Toledo is of pre-Roman origin; known in ancient times as Toletum, it fell to the Romans in 193 B.C. The city became an early archiepiscopal see; its archbishops are the primates of Spain. In the 6th cent. Toledo prospered as a capital of the Visigothic kingdom, and it was the scene of several important church councils. Its greatest prosperity began under Moorish rule (712–1085), first as the seat of an emir and after 1031 as the capital of an independent kingdom. Under the Moors and later under the kings of Castile, who made it their chief residence, Toledo was a center of the Moorish, Spanish, and Jewish cultures and thus a great center for translation (its School of Translators was revived in 1995). Toledo sword blades were famous for their strength, elasticity, and craftsmanship; the art was introduced by Moorish artisans, and it is still carried on. Other important products were silk and wool textiles.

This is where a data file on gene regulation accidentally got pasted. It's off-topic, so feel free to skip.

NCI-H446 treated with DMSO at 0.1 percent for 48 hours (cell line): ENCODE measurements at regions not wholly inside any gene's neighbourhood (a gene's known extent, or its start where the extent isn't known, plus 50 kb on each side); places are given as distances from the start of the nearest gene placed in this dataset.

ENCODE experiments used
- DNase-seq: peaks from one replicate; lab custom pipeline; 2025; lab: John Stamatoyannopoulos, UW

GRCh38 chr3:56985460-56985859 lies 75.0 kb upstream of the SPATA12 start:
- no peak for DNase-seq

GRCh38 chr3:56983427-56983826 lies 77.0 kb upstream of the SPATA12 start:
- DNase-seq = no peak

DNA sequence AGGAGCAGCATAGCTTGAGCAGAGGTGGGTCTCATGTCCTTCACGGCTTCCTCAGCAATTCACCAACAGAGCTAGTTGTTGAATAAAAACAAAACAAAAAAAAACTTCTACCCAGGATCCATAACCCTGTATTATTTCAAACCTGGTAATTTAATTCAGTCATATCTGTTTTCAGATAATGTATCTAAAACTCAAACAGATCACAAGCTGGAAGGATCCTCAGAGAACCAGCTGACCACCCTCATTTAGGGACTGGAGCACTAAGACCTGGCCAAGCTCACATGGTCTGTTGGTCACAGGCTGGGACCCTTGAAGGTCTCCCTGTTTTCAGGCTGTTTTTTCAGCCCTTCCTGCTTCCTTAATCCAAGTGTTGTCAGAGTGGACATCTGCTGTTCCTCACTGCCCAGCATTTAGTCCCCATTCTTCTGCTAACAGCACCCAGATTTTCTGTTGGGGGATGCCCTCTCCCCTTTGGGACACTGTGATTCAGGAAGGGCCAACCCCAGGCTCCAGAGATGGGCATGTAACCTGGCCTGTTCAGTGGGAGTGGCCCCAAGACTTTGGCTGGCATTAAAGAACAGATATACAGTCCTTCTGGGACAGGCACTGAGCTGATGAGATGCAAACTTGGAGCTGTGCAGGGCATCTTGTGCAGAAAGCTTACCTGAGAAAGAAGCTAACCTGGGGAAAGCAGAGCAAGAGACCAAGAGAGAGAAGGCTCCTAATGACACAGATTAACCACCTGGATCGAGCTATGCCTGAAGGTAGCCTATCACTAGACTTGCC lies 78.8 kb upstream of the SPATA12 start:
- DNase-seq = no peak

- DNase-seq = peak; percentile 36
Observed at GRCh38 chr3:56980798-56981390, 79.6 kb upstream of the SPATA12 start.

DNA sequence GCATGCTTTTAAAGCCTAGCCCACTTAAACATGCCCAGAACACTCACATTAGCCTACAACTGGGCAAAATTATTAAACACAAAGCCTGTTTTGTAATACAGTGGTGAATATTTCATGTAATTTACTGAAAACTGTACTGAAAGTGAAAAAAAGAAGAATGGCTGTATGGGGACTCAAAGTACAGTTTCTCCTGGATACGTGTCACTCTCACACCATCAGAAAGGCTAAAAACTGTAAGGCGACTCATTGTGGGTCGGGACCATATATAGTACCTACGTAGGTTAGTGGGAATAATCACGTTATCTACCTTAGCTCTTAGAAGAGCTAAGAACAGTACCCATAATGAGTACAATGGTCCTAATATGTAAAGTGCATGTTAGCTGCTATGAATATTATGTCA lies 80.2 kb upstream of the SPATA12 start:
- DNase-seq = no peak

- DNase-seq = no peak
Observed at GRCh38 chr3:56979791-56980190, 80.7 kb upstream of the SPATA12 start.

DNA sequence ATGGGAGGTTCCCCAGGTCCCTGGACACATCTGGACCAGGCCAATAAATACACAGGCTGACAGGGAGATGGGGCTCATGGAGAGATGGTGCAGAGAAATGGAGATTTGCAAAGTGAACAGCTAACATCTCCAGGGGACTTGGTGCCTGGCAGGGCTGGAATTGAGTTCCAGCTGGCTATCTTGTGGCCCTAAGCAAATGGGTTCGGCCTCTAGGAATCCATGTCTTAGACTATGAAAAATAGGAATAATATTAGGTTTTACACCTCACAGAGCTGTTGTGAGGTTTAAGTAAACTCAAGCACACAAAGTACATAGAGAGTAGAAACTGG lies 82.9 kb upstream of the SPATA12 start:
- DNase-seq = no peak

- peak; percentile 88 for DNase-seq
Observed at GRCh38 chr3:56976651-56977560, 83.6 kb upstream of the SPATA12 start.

In the 15th cent. Valladolid superseded Toledo as chief royal residence, but Emperor Charles V resided in Toledo during much of his reign (1516–56). Its decline began in the 16th cent., but at the same time Toledo gained importance as Spain's spiritual capital. The seat of the Grand Inquisitors, it was also the center of the mysticism symbolized by El Greco, whose name has become inseparable from that of Toledo.
The Columbia Electronic Encyclopedia, 6th ed. Copyright © 2012, Columbia University Press. All rights reserved.